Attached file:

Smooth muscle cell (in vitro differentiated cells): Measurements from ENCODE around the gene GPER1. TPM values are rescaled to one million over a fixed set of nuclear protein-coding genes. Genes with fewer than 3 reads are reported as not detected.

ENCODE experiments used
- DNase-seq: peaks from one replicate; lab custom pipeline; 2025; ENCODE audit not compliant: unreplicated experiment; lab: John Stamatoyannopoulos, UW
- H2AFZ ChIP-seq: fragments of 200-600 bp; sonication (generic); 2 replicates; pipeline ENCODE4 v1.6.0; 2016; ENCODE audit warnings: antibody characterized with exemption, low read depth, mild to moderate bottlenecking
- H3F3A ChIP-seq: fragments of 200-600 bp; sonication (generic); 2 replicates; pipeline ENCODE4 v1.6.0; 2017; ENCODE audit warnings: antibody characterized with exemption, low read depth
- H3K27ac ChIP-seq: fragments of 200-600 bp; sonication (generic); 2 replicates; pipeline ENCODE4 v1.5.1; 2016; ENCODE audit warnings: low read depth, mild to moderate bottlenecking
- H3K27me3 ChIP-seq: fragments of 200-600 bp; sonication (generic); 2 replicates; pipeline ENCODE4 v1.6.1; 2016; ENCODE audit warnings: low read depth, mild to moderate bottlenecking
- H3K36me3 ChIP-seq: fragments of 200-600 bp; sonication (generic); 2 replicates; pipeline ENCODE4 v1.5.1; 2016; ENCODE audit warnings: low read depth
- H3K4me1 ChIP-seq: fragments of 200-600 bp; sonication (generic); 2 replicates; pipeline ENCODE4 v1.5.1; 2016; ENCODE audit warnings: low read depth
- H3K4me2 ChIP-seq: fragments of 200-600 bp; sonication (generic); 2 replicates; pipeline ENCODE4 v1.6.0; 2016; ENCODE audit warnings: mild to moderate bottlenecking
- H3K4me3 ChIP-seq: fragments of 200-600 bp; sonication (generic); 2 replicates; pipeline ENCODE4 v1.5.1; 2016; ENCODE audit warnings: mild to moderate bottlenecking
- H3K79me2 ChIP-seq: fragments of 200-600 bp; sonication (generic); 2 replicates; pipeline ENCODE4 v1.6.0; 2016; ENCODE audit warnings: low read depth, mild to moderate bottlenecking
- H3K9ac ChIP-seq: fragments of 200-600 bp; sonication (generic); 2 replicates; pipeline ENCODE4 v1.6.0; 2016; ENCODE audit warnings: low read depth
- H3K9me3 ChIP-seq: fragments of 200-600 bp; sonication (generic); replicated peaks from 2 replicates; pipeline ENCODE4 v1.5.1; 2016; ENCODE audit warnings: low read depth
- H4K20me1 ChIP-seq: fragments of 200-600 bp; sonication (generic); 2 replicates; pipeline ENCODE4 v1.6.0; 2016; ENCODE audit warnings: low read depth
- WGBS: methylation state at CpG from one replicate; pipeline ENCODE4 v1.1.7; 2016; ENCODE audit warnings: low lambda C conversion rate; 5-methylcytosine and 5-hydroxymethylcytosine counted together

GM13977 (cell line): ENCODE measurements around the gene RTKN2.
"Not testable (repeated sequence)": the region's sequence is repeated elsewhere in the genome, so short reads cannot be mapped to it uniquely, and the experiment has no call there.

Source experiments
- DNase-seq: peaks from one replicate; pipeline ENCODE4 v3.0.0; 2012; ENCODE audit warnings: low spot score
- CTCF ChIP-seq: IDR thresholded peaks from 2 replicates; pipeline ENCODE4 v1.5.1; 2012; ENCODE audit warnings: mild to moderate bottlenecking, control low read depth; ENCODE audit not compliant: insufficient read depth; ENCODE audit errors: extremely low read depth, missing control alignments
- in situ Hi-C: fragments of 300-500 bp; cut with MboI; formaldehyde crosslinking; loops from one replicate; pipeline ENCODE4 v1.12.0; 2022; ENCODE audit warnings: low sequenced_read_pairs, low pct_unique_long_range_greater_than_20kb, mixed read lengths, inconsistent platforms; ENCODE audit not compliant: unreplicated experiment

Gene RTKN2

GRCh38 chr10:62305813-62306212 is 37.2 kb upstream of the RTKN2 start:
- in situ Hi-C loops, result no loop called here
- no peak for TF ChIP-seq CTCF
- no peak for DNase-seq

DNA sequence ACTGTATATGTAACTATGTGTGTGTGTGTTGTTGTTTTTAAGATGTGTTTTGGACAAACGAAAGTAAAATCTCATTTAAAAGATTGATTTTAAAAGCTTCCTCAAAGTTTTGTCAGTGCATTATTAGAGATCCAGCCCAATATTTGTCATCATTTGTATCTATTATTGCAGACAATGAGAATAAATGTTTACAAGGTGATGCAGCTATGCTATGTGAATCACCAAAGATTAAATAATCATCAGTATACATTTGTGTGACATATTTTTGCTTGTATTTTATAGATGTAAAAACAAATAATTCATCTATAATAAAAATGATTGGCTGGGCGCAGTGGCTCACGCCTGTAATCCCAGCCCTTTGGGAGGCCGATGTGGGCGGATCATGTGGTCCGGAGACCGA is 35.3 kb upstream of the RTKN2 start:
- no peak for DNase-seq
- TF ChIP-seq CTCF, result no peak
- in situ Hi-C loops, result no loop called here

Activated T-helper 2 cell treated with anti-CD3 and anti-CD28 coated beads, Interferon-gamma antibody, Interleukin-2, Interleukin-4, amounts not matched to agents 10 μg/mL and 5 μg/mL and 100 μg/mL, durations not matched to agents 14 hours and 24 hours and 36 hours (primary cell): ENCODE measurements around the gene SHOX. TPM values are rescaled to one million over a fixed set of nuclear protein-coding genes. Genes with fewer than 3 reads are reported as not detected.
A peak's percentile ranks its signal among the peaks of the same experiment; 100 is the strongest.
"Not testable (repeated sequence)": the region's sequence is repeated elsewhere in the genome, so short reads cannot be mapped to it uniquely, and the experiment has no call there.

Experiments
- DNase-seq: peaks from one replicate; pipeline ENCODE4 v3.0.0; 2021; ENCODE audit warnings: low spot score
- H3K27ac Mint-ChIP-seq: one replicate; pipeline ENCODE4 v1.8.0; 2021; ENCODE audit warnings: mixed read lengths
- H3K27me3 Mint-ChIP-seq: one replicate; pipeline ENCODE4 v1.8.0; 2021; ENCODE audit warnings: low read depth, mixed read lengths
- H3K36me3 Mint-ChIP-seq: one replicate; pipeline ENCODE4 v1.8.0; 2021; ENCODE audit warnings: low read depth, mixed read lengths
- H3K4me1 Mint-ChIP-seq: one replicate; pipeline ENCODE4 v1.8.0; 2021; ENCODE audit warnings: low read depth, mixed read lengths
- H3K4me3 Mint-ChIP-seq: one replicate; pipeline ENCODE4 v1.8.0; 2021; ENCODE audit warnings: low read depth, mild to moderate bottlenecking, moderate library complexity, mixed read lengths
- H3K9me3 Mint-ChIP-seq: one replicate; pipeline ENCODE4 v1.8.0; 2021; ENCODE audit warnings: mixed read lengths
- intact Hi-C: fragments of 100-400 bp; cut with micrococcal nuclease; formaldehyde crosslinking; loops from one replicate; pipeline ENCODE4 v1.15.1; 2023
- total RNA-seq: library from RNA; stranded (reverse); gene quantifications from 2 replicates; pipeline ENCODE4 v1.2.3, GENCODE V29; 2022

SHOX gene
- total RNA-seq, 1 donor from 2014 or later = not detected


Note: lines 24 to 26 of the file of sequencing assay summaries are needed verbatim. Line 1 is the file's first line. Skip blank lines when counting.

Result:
GRCh38 chr10:62305813-62306212 is 37.2 kb upstream of the RTKN2 start:
- in situ Hi-C loops, result no loop called here
- no peak for TF ChIP-seq CTCF